Inverse Kinematics: Part 4 - Full Robot Solution

Success! Final few sets of measurements later and I've got enough information to turn the full leg IK solution from my last kinematics post into a set of functions that allow placement of any leg to a co-ordinate defined in a Hexy body-centric co-ordinate system.

This should allow Hexy to use that pen he's learned to hold to write, also new walking gaits (with minimum programming effort), body rotations etc. I've included all the maths that I used to get to this position (referencing my previous posts where necessary), put in some new code snippets, plus there's a Moves attachment at the end that wraps it all up for an IK Hexy demo :-)

[WARNING: maths in post]

First job was to work out where each of Hexy's legs were relative to a central point on Hexy's body. Simple job with a ruler and a calibrated Mk 1 eyeball.

Plan view of Hexy's leg locations

Plan view of Hexy's leg locations

Lucky for us Hexy's a symmetric robot (does this make him beautiful?). So we only need to make three measurements: distance between adjacent legs on one side, distance between front and back legs on one side, and the distance between each side of Hexy.


Of course, we know that the angle LF, \widehat{LB} ,RB is a right angle, so some Pythagoras later and we have the following co-ordinates for Hexy's legs relative to the origin shown above, which is defined as the midpoint of opposing sets of legs.

LF = (-65.8, 76.3)
LM = (-103.3, 0)
LB = (-65.8, -76.3)
RB = (65.8, -76.3)
RM = (103.3, 0)
RF = (65.8, 76.3)

Last bit that we need to complete our Hexy model is the angle that the legs point relative to the body. Fortunately, we've already got this measurement done as we know that the mid-legs are pointing along the x-axis and we have symmetry plus x, y co-ordinates for the other legs. Some basic trig later and we know that the front and rear legs are about 40.8^\circ away from the y-axis.

Job done.

Well, not quite. This still needs to be implemented to actually control the robot.

This shouldn't be too bad, we've already got code that solves a full leg. All that is needed is to transform (offset by O and rotate by \theta)the Hexy-centric co-ordinates (H) into the individual leg co-ordinate system (L) and call our previous code.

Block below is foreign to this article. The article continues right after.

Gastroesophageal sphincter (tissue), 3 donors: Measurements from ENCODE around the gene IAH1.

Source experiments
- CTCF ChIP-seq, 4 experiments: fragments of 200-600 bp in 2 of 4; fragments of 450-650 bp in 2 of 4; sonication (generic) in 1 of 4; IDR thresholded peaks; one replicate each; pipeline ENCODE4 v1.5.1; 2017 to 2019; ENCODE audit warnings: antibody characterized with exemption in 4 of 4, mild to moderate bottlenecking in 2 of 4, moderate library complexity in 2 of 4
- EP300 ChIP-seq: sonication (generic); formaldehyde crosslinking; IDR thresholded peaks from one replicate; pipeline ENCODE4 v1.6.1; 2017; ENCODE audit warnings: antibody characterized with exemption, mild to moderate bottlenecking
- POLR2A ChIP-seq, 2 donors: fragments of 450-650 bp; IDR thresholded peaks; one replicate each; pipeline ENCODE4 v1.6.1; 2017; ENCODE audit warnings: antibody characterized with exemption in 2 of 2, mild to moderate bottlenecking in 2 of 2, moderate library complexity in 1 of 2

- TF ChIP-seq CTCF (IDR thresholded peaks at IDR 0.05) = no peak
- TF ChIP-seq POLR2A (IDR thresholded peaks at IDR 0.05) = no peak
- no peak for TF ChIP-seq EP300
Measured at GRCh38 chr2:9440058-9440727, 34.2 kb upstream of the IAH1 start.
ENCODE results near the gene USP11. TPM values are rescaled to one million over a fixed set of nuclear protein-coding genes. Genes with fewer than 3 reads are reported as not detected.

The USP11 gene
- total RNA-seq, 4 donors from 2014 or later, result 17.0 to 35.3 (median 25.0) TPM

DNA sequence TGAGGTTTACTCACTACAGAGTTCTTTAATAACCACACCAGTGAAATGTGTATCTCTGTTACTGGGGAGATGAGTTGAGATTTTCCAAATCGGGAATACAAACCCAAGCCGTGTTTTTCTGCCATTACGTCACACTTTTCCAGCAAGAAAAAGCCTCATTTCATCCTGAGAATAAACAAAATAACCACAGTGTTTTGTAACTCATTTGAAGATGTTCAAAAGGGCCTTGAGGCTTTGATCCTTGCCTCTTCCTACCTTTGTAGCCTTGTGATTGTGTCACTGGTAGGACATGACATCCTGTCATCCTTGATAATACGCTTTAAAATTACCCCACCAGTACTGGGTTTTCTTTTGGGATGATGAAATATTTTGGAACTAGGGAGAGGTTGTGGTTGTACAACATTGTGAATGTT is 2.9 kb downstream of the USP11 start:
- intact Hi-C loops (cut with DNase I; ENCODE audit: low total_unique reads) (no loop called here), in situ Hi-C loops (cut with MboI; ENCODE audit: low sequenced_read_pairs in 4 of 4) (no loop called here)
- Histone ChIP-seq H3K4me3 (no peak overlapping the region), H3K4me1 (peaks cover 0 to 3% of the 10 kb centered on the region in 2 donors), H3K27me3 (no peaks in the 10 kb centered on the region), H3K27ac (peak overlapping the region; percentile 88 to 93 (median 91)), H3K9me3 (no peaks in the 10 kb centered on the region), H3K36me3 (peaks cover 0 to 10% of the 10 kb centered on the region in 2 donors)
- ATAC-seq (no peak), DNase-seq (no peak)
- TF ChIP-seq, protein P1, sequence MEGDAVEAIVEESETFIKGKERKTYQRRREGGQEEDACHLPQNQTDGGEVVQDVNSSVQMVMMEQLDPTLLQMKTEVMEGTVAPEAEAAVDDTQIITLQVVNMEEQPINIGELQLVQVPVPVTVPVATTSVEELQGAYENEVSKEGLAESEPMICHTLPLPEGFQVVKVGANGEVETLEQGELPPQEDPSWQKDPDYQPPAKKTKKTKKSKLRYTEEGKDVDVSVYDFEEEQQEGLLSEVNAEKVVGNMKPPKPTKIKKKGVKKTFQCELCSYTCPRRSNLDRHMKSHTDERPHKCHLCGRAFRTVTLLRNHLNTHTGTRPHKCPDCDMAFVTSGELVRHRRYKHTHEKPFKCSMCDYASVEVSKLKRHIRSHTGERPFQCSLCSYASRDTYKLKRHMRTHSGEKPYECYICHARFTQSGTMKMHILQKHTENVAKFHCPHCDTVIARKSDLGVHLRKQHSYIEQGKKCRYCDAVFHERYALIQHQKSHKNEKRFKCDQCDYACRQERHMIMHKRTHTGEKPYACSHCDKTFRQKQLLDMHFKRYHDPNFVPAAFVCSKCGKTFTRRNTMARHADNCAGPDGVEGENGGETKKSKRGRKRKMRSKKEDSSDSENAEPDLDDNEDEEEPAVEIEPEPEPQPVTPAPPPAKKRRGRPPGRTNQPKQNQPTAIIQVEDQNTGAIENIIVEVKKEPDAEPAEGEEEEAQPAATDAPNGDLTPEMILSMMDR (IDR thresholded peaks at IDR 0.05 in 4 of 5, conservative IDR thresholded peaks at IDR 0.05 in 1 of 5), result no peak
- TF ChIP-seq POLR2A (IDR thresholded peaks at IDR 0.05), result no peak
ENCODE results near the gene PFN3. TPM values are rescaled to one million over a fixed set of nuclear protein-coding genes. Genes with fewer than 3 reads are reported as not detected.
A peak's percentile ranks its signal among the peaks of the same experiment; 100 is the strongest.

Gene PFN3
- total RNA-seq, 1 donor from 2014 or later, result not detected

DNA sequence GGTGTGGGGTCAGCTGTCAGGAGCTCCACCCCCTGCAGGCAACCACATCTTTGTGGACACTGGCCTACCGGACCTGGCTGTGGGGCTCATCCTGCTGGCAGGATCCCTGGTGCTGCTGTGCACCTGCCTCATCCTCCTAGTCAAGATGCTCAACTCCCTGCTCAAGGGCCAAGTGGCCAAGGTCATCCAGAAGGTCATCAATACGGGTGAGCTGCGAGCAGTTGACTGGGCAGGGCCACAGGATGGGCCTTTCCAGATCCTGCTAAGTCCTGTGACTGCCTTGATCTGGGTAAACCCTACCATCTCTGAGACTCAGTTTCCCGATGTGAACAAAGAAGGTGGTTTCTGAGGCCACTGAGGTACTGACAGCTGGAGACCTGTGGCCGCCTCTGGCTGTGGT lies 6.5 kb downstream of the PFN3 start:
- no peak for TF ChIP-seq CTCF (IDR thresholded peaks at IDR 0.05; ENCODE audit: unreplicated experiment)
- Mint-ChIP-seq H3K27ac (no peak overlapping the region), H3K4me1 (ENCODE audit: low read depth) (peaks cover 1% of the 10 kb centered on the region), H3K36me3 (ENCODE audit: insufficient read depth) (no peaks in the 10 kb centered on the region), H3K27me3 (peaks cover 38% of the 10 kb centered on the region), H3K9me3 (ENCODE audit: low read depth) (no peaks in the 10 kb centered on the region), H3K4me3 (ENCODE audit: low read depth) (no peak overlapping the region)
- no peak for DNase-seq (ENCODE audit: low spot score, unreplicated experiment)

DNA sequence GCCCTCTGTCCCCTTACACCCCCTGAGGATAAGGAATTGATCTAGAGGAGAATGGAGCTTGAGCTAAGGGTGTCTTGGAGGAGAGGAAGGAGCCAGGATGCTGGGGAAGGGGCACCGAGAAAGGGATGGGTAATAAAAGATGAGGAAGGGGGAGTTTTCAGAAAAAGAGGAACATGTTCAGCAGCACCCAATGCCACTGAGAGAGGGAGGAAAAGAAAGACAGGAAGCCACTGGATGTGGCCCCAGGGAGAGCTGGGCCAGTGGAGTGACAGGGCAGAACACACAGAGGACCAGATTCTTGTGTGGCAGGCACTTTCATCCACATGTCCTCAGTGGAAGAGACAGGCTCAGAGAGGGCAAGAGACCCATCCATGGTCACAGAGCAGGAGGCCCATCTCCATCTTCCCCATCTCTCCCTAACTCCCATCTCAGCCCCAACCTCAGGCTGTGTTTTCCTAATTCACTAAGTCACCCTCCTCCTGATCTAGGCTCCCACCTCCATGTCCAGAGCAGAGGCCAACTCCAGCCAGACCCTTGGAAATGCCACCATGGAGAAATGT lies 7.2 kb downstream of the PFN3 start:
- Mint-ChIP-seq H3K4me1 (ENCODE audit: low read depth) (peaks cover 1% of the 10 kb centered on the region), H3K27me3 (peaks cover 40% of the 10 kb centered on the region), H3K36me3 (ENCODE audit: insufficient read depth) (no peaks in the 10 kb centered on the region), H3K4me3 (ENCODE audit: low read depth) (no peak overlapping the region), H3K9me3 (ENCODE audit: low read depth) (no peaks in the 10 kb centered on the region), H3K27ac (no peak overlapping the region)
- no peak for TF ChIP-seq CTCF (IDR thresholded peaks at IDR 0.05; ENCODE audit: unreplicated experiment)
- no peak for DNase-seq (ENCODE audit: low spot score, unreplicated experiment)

\begin{pmatrix} L_x\\ L_y\\ L_z\end{pmatrix}=\begin{pmatrix} \cos \theta & -\sin \theta & 0 \\ \sin \theta & \cos \theta & 0 \\ 0 & 0 & 1 \end{pmatrix} \begin{pmatrix} H_x-O_x \\ H_y-O_y \\ H_z \end{pmatrix}

The implementation of this maths (for the left-front leg) is shown below.

Of course, we didn't need to include the whole 3D rotation matrix as we know that the z co-ordinate would not change with this transform, plus the angle is measured in radians. Our full robot solution will have another 5 functions like this. I've also added some wrapper functions to control the legs in bunches (either the whole robot, or two independent tripods).

As promised, here's an example which wraps up all of this code. I've put some commands in to allow Hexy to walk in any direction, at a variable speed. Right at the end of the file is the walking code, with a couple of variables above it. "s" defines the step length (up to about 23mm at a maximum) and "theta" defines which direction Hexy should walk in (in radians from forwards).

Example Python IK Code

4 thoughts on “Inverse Kinematics: Part 4 - Full Robot Solution

  1. Hi

    Fantastic job. I have a question, though. While I understand the math, I"m having a hard time sorting out in my mind how to actually *use* your code. It's not a "move" like PoMoCo looks for. It seems to be standalone - yes? I'm slowly learning Python. If it's not a quick answer, then, no worries. I'll keep digging. If you could "point" me, I'd be grateful.



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